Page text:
Hooks, straps, stands, etc.
Extra test leads, alligator clip attachments, etc.
Those voltage and current ranges will handle anything that a mild-
mannered homeowner will want to measure.
The continuity beeper is useful to figure out if a wire is broken or
shorted to another wire, or if an (unpowered) switch is closed or open,
without having to look at the meter.
The detachable test leads are because the leads *will* get beat up if
you use it a lot. 99% of meters use standard "banana" plugs on the
test leads, so any set of replacement leads will fit. This is kind of
an advanced use, but if you have a situation where you want to wire the
meter in for a while, you can buy banana plugs on your own and make a
custom set of leads.
However, detachable leads do make the meter more bulky; the "pocket"
meters tend not to have detachable leads. If you only use it once a
month or less, detachable leads are not such a big deal.
Auto-ranging means you just have to pick (say) "AC Volts" or "Ohms" and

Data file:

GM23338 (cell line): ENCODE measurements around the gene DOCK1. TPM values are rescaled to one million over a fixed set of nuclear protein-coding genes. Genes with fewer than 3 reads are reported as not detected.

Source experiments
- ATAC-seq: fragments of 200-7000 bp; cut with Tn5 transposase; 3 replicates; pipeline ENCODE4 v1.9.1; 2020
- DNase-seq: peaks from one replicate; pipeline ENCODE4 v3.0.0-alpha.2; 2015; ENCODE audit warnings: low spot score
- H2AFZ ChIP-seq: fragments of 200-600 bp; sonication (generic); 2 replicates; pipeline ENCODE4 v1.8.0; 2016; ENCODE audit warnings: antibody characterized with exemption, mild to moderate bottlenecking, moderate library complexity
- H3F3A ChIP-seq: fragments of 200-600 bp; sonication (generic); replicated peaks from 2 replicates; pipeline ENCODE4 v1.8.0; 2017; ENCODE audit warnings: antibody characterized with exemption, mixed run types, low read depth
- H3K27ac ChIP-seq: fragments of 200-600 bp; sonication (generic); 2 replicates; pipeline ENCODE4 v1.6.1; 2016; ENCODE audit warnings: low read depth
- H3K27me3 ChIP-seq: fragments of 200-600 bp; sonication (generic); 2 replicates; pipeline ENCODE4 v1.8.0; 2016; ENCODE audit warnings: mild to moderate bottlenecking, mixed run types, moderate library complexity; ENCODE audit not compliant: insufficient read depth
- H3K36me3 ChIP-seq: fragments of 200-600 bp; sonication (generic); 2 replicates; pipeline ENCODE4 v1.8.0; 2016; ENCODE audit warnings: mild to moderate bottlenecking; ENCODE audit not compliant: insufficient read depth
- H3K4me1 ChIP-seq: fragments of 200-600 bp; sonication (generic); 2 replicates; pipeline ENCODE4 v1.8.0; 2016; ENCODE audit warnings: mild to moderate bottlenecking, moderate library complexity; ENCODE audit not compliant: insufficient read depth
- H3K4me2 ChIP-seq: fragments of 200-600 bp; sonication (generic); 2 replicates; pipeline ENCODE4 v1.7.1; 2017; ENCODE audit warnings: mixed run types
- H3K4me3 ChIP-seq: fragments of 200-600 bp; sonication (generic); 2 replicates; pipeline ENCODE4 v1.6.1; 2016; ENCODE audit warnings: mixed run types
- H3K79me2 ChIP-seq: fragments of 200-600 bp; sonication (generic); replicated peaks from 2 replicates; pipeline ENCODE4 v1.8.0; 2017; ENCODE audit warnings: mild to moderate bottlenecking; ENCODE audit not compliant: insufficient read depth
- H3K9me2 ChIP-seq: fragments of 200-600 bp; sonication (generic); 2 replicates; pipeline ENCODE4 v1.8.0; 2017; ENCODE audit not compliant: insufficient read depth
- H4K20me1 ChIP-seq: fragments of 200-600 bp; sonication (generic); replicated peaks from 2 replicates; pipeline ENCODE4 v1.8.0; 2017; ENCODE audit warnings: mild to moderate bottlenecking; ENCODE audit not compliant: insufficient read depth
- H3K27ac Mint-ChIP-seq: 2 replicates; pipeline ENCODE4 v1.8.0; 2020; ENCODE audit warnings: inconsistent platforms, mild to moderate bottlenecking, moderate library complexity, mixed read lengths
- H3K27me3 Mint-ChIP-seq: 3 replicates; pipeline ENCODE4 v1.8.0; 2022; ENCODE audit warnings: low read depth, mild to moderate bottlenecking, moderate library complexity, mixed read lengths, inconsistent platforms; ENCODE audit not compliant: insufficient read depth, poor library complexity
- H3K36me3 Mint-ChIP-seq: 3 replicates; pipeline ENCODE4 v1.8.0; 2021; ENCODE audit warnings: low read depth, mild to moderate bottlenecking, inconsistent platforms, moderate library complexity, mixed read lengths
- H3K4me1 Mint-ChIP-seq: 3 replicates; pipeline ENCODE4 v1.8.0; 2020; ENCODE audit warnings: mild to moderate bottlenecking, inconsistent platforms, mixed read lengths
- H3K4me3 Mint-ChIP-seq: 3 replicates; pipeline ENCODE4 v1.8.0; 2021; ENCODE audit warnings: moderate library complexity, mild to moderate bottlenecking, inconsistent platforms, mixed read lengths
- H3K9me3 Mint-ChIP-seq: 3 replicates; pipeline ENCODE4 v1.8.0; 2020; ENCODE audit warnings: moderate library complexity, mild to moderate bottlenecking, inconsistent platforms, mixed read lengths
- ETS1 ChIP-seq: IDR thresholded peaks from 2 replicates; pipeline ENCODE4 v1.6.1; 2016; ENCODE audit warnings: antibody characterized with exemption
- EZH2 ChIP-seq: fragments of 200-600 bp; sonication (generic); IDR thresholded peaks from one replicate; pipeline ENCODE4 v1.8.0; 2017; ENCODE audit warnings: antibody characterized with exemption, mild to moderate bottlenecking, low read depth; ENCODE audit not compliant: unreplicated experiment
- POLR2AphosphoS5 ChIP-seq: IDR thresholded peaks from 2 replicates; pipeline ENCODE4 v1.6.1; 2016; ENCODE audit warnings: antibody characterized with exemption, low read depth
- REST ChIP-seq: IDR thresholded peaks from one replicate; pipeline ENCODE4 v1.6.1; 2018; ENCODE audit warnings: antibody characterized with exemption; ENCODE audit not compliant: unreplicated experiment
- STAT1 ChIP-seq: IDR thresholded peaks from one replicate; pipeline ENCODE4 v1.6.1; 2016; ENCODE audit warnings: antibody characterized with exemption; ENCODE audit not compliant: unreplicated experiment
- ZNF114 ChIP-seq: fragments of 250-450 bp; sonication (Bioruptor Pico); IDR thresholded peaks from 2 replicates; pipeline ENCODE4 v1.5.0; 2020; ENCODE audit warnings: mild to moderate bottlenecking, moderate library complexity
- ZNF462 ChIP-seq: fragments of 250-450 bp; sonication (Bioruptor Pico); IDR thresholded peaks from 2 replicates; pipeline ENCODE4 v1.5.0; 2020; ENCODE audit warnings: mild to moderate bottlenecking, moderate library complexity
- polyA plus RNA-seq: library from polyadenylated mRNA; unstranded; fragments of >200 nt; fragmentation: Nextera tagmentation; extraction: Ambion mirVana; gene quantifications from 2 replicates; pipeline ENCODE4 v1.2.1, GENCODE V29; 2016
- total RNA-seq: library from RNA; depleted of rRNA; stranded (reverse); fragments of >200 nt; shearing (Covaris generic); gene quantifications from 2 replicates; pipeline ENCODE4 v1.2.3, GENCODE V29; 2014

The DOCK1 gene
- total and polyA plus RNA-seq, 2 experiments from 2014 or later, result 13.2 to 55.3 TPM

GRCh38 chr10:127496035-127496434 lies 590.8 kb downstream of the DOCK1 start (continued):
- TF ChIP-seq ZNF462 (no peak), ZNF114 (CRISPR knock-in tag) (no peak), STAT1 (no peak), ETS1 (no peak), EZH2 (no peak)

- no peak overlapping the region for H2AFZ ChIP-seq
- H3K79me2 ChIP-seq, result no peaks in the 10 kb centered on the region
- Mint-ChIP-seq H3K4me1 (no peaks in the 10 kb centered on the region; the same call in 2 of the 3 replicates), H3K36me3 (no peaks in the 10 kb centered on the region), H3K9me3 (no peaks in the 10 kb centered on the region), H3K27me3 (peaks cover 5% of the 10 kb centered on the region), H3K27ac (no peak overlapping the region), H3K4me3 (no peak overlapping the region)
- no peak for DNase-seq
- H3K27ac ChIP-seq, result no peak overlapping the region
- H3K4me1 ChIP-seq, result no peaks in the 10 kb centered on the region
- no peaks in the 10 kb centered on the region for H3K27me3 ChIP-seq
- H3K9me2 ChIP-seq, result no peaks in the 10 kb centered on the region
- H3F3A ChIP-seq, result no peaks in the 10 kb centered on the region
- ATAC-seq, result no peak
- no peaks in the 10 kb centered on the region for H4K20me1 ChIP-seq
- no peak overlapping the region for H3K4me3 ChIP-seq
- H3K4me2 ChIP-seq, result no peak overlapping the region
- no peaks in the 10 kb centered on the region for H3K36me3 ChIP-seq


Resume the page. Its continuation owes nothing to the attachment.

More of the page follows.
the meter figures out the rest. Manual ranging means you have to choose
between (say) 4 V AC, 40 V AC, and 400 V AC ranges. It will say on the
package if it's auto-ranging, and also the big round switch on the front
will be simpler (fewer positions).
The backlit display is easier to read in the dark, which includes the
nooks and crannies of your furnace or washing machine. It uses a little
bit of battery life, though.
"Smart" ohms mode is because if you try to measure resistance on a
powered circuit, at best you'll get the wrong answer and at worst you'll
blow up the meter. Some meters detect this, beep, and flip themselves
over into measuring volts instead (which is safe for the meter).
Most all meters will have at least one internal fuse and a lot of them
have two. Eventually you *will* blow one of them, probably the amps
one. If it is a 15 A or 20 A ceramic 0.25" x 1.25" fuse, every Radio
Shack, hardware store, and electronics store in the US can supply them
(those fuses also get used in microwave ovens). If it's some weird size
of fuse, you'll have to go to an electronics store or order online. You